In my previous post, we looked at the difference between good technical debt and bad technical debt and highlighted the importance of keeping our debt low. Unfortunately, the typical scenario that most teams face is that they eventually reach a point where their output is lower then what it used to be. Instead of stopping and addressing the reason for the slowness, the team is put under relentless pressure to deliver more. To do that, the team ends up taking on more technical debt. And because of the pressure, the team is just focused on delivering features, and fails to pay back the debt they just incurred. So the technical debt accrues on top of the existing debt. As a result, the team is further slowed down and fewer features are delivered. The team is put under more pressure to deliver so the team takes on even more debt and so on. This becomes a vicious cycle that is very hard to break out of.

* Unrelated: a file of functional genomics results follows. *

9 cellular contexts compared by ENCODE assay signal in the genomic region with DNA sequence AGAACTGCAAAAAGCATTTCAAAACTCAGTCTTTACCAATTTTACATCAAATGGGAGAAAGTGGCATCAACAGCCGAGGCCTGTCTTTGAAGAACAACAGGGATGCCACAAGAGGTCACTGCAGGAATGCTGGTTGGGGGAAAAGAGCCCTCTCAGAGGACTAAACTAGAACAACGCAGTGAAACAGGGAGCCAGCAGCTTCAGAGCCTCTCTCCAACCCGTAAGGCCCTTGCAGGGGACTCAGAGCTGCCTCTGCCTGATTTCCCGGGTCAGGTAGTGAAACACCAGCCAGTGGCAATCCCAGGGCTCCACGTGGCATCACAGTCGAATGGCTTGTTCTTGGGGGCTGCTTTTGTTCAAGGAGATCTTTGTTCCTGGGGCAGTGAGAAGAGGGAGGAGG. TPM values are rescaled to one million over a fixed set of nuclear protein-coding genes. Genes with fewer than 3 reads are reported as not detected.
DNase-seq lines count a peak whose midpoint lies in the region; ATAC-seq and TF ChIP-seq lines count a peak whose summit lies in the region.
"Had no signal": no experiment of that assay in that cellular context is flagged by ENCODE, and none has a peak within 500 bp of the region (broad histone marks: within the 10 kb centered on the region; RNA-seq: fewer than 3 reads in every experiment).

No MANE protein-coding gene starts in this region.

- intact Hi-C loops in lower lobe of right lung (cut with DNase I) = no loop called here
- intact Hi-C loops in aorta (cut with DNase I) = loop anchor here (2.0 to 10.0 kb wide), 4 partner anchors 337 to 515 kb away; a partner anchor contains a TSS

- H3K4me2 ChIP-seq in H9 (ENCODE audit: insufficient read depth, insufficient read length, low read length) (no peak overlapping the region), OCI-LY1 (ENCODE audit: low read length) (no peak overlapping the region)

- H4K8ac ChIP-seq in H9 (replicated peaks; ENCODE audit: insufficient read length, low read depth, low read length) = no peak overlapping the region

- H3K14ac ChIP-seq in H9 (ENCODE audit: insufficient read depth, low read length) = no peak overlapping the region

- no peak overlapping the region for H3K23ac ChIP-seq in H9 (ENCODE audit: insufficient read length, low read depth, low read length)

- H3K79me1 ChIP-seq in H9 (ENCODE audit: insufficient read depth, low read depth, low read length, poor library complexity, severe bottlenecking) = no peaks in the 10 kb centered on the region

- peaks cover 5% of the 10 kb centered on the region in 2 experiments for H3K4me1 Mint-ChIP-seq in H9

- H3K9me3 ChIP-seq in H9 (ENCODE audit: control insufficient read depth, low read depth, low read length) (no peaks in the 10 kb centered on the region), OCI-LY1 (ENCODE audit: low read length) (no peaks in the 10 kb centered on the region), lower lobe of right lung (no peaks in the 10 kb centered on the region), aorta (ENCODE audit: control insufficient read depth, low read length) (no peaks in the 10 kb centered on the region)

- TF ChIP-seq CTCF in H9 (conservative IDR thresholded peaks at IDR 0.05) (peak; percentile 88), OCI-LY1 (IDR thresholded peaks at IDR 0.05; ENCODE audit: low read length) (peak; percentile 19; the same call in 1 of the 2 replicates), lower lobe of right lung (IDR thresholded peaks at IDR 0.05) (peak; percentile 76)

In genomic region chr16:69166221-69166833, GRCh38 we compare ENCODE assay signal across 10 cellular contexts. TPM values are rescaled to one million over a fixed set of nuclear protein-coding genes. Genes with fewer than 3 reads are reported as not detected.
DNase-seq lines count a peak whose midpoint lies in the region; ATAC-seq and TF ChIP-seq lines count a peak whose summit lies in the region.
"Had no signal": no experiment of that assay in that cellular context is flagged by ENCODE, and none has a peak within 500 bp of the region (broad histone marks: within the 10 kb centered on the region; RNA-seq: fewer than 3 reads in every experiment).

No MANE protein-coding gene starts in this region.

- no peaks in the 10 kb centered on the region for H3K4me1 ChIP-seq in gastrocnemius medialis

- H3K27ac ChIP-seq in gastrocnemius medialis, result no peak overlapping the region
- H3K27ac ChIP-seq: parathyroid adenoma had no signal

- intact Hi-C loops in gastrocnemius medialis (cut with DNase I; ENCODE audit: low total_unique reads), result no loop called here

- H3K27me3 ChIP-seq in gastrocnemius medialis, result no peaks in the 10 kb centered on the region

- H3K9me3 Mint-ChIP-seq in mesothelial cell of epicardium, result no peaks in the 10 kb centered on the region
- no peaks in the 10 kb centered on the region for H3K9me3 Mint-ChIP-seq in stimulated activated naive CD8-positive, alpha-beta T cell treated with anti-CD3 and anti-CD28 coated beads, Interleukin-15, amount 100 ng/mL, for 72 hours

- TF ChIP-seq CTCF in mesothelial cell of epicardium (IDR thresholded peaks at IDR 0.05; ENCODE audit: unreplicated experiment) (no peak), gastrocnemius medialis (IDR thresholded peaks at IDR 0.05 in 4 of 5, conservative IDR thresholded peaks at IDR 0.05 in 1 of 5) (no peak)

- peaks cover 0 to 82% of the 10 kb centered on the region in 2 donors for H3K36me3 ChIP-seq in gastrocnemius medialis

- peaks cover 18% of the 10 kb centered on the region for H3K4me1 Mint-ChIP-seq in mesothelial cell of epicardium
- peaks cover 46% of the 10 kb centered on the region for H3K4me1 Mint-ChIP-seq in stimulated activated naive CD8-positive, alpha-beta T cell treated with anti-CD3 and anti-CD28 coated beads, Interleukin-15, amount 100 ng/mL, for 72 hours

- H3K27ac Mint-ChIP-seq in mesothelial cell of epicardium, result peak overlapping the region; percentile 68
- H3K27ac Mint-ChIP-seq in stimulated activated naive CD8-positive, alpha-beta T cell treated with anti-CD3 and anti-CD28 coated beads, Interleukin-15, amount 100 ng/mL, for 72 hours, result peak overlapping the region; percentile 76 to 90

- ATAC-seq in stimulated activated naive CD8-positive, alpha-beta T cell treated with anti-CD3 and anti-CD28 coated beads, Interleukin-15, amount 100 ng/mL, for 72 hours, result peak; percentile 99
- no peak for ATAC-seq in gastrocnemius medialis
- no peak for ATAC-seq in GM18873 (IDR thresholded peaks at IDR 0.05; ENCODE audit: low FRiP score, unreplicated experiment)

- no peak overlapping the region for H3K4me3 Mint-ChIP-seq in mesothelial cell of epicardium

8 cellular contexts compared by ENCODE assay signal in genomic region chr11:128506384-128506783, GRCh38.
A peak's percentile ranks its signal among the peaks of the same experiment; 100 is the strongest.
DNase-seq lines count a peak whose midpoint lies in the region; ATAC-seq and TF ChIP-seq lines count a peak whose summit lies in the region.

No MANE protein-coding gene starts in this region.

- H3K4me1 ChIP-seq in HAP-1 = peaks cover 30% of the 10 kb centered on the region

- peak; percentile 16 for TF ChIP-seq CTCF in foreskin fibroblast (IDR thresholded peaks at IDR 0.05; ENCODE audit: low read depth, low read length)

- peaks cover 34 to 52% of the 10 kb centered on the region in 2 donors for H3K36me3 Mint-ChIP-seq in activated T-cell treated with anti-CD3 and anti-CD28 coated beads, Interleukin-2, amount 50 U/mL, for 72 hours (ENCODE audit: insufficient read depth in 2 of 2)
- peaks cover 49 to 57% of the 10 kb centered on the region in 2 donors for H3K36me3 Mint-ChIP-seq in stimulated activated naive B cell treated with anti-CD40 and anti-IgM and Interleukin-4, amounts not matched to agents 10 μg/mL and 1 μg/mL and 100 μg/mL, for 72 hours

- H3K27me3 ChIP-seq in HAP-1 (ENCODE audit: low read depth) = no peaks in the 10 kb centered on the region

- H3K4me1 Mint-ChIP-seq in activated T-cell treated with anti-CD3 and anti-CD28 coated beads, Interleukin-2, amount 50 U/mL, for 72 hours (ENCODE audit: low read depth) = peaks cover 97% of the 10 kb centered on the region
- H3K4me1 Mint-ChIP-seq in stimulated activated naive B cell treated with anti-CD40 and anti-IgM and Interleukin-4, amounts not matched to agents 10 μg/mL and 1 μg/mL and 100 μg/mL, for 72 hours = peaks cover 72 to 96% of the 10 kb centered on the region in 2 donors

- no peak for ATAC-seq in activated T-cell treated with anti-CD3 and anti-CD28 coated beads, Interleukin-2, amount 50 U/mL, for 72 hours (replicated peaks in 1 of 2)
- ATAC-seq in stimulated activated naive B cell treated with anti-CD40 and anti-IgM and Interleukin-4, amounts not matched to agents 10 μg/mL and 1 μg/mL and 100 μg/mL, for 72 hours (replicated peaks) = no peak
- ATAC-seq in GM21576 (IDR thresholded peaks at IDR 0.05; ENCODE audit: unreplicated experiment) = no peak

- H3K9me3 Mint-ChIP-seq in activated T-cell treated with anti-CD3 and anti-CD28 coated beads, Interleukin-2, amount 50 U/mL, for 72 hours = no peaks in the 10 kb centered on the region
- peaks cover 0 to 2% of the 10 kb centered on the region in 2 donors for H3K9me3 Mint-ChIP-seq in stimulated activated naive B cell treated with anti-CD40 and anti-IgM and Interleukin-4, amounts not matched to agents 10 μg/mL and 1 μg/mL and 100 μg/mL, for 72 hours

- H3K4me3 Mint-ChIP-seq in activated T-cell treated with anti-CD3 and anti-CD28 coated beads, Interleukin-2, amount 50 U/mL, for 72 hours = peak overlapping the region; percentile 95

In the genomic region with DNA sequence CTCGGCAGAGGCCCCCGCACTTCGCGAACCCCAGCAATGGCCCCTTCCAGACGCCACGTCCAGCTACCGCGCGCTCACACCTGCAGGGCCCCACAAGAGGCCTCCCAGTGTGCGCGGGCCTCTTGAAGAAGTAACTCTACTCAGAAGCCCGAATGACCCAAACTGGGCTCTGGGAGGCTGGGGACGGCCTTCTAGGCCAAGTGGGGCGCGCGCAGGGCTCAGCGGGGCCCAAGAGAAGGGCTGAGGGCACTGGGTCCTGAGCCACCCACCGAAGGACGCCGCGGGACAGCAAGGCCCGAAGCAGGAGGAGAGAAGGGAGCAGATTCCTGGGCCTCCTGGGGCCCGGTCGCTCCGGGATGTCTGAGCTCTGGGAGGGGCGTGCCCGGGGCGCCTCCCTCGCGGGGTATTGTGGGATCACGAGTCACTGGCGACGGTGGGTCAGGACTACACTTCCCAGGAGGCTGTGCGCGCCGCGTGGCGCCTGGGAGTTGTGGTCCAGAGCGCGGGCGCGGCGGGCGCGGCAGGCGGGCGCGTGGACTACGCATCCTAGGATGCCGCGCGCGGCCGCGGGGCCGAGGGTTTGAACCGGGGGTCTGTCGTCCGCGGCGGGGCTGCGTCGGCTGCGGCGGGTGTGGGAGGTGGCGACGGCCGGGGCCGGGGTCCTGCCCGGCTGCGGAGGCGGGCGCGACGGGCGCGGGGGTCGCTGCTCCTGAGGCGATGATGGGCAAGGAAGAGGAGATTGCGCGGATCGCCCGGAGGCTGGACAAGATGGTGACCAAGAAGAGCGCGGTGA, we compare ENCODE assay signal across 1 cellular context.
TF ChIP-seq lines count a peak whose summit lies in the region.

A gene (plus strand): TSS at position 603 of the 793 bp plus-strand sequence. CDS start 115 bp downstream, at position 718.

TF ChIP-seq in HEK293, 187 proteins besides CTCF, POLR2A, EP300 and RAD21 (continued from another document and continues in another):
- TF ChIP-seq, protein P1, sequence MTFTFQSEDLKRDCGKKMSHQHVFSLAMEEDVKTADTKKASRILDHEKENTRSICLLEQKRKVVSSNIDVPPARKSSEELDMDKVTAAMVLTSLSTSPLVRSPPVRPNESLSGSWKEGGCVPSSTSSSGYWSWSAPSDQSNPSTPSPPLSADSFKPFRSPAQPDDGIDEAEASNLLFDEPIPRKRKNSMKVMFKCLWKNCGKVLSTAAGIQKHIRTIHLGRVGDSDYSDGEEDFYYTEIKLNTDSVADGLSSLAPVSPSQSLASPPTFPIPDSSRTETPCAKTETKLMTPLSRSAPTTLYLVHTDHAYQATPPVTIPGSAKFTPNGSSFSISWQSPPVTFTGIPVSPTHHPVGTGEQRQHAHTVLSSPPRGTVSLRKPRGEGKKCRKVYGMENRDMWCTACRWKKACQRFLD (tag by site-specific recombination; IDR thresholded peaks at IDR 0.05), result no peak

Eventually, the product becomes unmaintainable and headed to bankruptcy or in software terms, a complete system re-write. But this time, the re-write comes with a team promise. The team learned from previous mistakes and believes that we won’t end up here again because we are picking the latest and trendiest tech stack. However, the problem was never a tech stack problem and soon enough we will find ourselves facing the same issues again. Yes there are tech stacks that make it easier to code and test than others. But the real problem was due to not having a proper technical debt management plan. In my next post, we will see how to actively manage our technical debt and in turn avoid getting into this vicious cycle.